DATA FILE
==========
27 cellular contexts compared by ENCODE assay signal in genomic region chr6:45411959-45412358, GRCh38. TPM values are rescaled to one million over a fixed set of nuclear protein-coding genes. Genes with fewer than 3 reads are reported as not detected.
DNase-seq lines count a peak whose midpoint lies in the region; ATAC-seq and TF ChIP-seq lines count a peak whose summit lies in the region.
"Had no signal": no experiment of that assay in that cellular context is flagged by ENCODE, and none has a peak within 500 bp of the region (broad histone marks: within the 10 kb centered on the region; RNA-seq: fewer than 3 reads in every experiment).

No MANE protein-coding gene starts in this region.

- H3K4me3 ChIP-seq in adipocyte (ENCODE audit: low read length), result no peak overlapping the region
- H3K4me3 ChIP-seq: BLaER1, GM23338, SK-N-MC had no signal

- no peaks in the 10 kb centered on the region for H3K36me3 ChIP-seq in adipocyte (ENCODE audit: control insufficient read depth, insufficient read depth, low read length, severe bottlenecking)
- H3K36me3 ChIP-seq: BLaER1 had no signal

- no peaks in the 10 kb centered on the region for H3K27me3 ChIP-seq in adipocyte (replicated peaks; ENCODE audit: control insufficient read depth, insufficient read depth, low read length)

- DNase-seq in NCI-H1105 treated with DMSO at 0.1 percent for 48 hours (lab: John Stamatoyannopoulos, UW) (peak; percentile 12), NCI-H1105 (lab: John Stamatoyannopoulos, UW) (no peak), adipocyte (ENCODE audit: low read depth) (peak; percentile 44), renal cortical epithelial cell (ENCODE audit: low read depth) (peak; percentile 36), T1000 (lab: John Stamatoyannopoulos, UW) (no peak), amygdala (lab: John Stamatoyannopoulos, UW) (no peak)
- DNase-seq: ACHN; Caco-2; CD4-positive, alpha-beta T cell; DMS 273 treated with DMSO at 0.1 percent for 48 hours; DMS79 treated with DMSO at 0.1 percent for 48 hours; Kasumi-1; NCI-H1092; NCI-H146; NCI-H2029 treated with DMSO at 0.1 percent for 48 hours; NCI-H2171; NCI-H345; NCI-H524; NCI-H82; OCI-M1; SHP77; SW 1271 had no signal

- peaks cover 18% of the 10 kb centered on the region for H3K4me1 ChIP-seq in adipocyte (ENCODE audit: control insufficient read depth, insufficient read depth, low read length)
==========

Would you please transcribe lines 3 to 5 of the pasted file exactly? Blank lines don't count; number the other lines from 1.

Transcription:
"Had no signal": no experiment of that assay in that cellular context is flagged by ENCODE, and none has a peak within 500 bp of the region (broad histone marks: within the 10 kb centered on the region; RNA-seq: fewer than 3 reads in every experiment).

No MANE protein-coding gene starts in this region.

- H3K4me3 ChIP-seq in adipocyte (ENCODE audit: low read length), result no peak overlapping the region